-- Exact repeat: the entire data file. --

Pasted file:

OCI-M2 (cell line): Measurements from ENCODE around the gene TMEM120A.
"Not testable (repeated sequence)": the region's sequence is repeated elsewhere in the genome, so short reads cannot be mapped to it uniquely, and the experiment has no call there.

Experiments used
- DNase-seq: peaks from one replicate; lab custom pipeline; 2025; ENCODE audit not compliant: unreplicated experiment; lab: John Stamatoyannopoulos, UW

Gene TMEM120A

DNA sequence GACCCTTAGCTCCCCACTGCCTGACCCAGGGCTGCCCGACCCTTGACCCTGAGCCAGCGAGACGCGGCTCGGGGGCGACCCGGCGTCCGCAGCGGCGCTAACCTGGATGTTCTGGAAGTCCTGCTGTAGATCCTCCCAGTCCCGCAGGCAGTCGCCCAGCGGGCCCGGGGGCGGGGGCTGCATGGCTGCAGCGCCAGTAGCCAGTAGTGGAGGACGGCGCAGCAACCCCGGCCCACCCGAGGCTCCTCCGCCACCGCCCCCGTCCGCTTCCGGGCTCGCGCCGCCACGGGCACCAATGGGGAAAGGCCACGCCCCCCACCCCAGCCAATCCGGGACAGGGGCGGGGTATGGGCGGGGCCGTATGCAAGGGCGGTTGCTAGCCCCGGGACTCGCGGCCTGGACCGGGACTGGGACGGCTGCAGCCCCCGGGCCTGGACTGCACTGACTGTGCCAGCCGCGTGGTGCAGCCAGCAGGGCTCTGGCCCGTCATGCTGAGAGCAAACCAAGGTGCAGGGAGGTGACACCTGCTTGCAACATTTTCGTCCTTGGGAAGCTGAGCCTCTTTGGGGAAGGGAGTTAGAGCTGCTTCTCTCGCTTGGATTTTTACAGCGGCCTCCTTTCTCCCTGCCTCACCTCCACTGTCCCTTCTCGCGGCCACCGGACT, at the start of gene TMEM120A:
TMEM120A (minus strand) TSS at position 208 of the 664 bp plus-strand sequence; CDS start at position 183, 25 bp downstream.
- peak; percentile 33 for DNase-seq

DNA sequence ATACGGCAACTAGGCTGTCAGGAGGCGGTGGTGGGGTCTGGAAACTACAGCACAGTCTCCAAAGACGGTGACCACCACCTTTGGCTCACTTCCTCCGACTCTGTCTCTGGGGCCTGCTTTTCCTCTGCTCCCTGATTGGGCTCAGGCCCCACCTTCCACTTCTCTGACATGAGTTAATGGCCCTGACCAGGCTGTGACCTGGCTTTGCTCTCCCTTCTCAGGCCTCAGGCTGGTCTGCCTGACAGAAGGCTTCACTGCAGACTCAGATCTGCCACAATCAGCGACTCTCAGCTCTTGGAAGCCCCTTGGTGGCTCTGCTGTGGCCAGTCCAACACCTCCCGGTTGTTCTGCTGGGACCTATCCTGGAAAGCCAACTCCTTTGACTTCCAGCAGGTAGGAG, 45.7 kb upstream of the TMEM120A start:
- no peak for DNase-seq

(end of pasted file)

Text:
OCI-M2 (cell line): Measurements from ENCODE around the gene TMEM120A.
"Not testable (repeated sequence)": the region's sequence is repeated elsewhere in the genome, so short reads cannot be mapped to it uniquely, and the experiment has no call there.

Experiments used
- DNase-seq: peaks from one replicate; lab custom pipeline; 2025; ENCODE audit not compliant: unreplicated experiment; lab: John Stamatoyannopoulos, UW

Gene TMEM120A

DNA sequence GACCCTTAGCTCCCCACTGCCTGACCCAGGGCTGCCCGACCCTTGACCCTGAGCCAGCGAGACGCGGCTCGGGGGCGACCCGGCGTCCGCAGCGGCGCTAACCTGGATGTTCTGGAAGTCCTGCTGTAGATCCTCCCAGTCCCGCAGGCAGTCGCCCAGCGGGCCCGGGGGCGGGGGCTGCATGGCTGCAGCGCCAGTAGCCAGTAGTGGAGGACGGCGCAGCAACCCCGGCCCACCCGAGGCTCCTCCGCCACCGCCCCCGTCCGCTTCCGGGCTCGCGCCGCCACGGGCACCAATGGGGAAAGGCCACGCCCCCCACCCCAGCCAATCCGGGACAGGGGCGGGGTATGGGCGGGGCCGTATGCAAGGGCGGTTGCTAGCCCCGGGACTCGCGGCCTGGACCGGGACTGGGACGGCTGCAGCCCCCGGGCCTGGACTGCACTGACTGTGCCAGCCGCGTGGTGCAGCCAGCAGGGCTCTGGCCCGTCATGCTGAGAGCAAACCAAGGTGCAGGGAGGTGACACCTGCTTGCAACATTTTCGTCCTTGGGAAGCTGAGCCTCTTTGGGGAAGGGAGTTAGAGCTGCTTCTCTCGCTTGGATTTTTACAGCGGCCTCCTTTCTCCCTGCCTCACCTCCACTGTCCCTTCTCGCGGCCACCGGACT, at the start of gene TMEM120A:
TMEM120A (minus strand) TSS at position 208 of the 664 bp plus-strand sequence; CDS start at position 183, 25 bp downstream.
- peak; percentile 33 for DNase-seq

DNA sequence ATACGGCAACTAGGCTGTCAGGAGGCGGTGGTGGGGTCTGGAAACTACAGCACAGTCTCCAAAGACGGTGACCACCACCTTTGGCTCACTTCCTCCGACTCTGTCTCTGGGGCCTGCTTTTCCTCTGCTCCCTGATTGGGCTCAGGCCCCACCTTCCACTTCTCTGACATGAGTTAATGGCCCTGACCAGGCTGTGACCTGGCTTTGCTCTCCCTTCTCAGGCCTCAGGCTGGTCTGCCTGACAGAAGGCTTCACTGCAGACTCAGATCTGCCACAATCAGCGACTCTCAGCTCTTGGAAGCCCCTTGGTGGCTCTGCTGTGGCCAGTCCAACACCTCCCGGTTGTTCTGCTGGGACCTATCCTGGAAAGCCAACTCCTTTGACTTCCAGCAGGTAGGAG, 45.7 kb upstream of the TMEM120A start:
- no peak for DNase-seq